What does erectile dysfunction, Parkinson’s disease and constipation have in common? They may be caused by the improper function of the autonomic nervous system.
The most basic units of the autonomic nervous system, the nerve cells transmit signals electrically within the cells but chemically when signals cross over a gap less than one millionth of an inch to another cell, thus resembling a sophisticated network of living ‘wires’ responsible for switching on and off the digestive system at the appropriate time.
In the case of an average healthy person, autonomic nerves in his head increase the production of saliva as he masticates food during a pleasant dinner. Autonomic nerves in the abdomen increase the activity of the smooth muscle and glands in the stomach and intestines thus promoting peristalsis. After watching TV, this satisfied diner takes a shower, gets ready to hit the sack. While he uses the bathroom, the autonomic nerves in the pelvic region urge him to defecate.
All the nerves actively involved during this relaxing period radiate from two locations: the base of the cranium and the large triangular sacrum bone between the hipbones. This is the ‘rest and digest system’ part of the autonomic nervous system called parasympathetic nerves.
There is an exception to the generally relaxing role of the parasympathetic nerves. When a person has the fright of his life, parasympathetic nerves could stimulate his gut to defecate on-the-spot creating the ‘scared’ effect.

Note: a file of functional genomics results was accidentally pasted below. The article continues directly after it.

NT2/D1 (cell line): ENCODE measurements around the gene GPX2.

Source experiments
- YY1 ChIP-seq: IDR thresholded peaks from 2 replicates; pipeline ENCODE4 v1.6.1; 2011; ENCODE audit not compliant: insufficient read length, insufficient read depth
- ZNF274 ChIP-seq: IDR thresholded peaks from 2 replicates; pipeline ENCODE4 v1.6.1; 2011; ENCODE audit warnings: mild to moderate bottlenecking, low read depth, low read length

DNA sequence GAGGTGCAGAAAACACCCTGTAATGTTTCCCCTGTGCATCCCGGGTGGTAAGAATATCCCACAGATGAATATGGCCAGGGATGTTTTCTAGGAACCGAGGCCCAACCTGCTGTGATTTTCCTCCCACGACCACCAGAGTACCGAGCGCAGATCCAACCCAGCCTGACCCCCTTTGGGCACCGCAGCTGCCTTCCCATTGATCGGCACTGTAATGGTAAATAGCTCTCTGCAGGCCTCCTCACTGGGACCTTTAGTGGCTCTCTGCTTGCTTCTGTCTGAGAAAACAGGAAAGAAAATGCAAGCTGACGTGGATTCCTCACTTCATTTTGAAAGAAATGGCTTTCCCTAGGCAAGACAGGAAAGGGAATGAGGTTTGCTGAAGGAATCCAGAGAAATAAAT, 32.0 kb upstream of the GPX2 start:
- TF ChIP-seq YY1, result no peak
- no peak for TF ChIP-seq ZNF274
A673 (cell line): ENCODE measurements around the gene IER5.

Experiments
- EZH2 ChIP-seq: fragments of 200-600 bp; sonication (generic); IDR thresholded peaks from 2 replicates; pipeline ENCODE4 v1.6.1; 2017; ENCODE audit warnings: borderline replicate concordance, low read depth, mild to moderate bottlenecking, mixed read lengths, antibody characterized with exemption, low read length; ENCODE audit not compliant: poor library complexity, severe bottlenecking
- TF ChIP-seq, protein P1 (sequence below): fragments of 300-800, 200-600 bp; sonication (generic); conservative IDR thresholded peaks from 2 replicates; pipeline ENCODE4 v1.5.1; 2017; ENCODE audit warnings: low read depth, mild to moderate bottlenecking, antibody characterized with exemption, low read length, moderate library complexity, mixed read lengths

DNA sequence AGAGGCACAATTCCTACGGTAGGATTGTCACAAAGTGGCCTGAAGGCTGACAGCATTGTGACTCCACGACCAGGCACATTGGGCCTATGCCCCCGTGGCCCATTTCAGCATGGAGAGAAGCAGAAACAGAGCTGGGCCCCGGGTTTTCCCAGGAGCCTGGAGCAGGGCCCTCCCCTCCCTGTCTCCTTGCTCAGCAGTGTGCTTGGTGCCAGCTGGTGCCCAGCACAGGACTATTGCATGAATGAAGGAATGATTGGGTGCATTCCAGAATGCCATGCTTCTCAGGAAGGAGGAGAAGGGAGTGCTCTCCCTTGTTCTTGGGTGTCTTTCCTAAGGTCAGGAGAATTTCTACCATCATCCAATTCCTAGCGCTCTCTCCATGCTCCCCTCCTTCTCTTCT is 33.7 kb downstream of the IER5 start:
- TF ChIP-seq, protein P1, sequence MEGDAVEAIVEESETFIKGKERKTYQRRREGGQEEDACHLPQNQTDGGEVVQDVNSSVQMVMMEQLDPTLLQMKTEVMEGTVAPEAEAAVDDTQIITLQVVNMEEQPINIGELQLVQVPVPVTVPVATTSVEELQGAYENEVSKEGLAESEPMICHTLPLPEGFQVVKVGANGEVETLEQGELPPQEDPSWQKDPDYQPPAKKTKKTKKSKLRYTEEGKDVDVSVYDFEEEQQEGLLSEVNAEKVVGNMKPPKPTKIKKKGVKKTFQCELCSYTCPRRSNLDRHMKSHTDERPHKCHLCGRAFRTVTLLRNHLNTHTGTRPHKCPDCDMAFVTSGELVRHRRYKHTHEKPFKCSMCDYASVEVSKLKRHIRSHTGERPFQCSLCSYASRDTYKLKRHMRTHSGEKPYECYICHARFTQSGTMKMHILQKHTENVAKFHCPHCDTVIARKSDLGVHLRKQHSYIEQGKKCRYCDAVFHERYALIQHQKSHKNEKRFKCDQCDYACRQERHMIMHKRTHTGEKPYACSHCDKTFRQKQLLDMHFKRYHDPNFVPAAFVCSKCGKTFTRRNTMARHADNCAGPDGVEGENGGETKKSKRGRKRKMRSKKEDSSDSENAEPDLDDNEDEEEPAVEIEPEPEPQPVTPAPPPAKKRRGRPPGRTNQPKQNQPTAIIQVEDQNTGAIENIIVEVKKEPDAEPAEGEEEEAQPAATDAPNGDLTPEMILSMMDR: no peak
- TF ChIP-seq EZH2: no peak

On the other hand, when a person wakes up late in the morning and dresses up in hurry to work, another set of autonomic nerves becomes active. The sympathetic nerves found between his neck and waist, the lower part of his back and along side the backbone prepare him for the stressful situation-increasing the rate of his heartbeat, increasing the flow of blood to muscles and diverting blood away from the gastrointestinal tract thus postponing his urge to defecate.
In this way the sympathetic nerves serve a beneficial purpose in delaying defecation. People who are stressed most of the time, are effectively triggering this ‘fight or flight system’ and training their bowels to eventually go constipated.
Even though the sympathetic and parasympathetic systems have opposite actions in their influences on the digestive organs, they normally work in a complementary fashion to produce fine control of the body’s life-support functions. Traditionally these two systems control involuntary body functions which includes digestion. Sometimes, the enteric nervous system embedded in the walls of the stomach and intestines is listed as an additional part of the autonomic nervous system. It controls digestive movement and secretions. The holistic community calls it ‘the gut’s brain.’
Cat lovers might like to know humans do not suffer alone: there is a kind of autonomic disorder among cats called feline dysautonomia which makes a cat constipated.
Therefore the conventional wisdom of acquiring a calm heart for the sake of health, healthy gut inclusive as a preventive measure makes perfect sense.